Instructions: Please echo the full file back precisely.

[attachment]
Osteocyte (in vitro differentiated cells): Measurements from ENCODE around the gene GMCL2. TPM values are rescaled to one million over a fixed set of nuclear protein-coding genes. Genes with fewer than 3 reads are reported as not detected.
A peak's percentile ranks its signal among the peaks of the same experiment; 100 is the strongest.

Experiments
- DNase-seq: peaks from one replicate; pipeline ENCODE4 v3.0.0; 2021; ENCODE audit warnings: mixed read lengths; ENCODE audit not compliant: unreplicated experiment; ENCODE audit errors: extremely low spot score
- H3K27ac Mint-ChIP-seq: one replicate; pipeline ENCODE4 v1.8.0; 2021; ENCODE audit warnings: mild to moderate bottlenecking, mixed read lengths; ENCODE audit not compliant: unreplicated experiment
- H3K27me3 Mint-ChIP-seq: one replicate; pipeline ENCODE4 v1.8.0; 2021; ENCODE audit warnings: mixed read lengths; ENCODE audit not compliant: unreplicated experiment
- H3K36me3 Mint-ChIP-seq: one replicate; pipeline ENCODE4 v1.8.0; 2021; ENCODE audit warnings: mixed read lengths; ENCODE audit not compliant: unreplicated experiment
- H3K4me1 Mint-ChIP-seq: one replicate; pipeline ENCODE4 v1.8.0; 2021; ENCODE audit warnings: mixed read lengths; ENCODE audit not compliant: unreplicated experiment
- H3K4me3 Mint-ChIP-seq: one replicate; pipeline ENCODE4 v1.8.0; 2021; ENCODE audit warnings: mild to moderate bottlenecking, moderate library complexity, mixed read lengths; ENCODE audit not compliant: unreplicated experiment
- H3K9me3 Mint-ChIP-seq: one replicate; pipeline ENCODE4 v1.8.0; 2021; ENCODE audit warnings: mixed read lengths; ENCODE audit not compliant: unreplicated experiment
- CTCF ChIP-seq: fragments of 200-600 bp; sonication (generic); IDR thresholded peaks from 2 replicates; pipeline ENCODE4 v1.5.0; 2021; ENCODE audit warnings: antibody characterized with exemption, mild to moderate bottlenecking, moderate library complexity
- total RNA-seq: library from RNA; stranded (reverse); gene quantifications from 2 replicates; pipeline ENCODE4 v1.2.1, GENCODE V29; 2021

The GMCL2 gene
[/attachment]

Osteocyte (in vitro differentiated cells): Measurements from ENCODE around the gene GMCL2. TPM values are rescaled to one million over a fixed set of nuclear protein-coding genes. Genes with fewer than 3 reads are reported as not detected.
A peak's percentile ranks its signal among the peaks of the same experiment; 100 is the strongest.

Experiments
- DNase-seq: peaks from one replicate; pipeline ENCODE4 v3.0.0; 2021; ENCODE audit warnings: mixed read lengths; ENCODE audit not compliant: unreplicated experiment; ENCODE audit errors: extremely low spot score
- H3K27ac Mint-ChIP-seq: one replicate; pipeline ENCODE4 v1.8.0; 2021; ENCODE audit warnings: mild to moderate bottlenecking, mixed read lengths; ENCODE audit not compliant: unreplicated experiment
- H3K27me3 Mint-ChIP-seq: one replicate; pipeline ENCODE4 v1.8.0; 2021; ENCODE audit warnings: mixed read lengths; ENCODE audit not compliant: unreplicated experiment
- H3K36me3 Mint-ChIP-seq: one replicate; pipeline ENCODE4 v1.8.0; 2021; ENCODE audit warnings: mixed read lengths; ENCODE audit not compliant: unreplicated experiment
- H3K4me1 Mint-ChIP-seq: one replicate; pipeline ENCODE4 v1.8.0; 2021; ENCODE audit warnings: mixed read lengths; ENCODE audit not compliant: unreplicated experiment
- H3K4me3 Mint-ChIP-seq: one replicate; pipeline ENCODE4 v1.8.0; 2021; ENCODE audit warnings: mild to moderate bottlenecking, moderate library complexity, mixed read lengths; ENCODE audit not compliant: unreplicated experiment
- H3K9me3 Mint-ChIP-seq: one replicate; pipeline ENCODE4 v1.8.0; 2021; ENCODE audit warnings: mixed read lengths; ENCODE audit not compliant: unreplicated experiment
- CTCF ChIP-seq: fragments of 200-600 bp; sonication (generic); IDR thresholded peaks from 2 replicates; pipeline ENCODE4 v1.5.0; 2021; ENCODE audit warnings: antibody characterized with exemption, mild to moderate bottlenecking, moderate library complexity
- total RNA-seq: library from RNA; stranded (reverse); gene quantifications from 2 replicates; pipeline ENCODE4 v1.2.1, GENCODE V29; 2021

The GMCL2 gene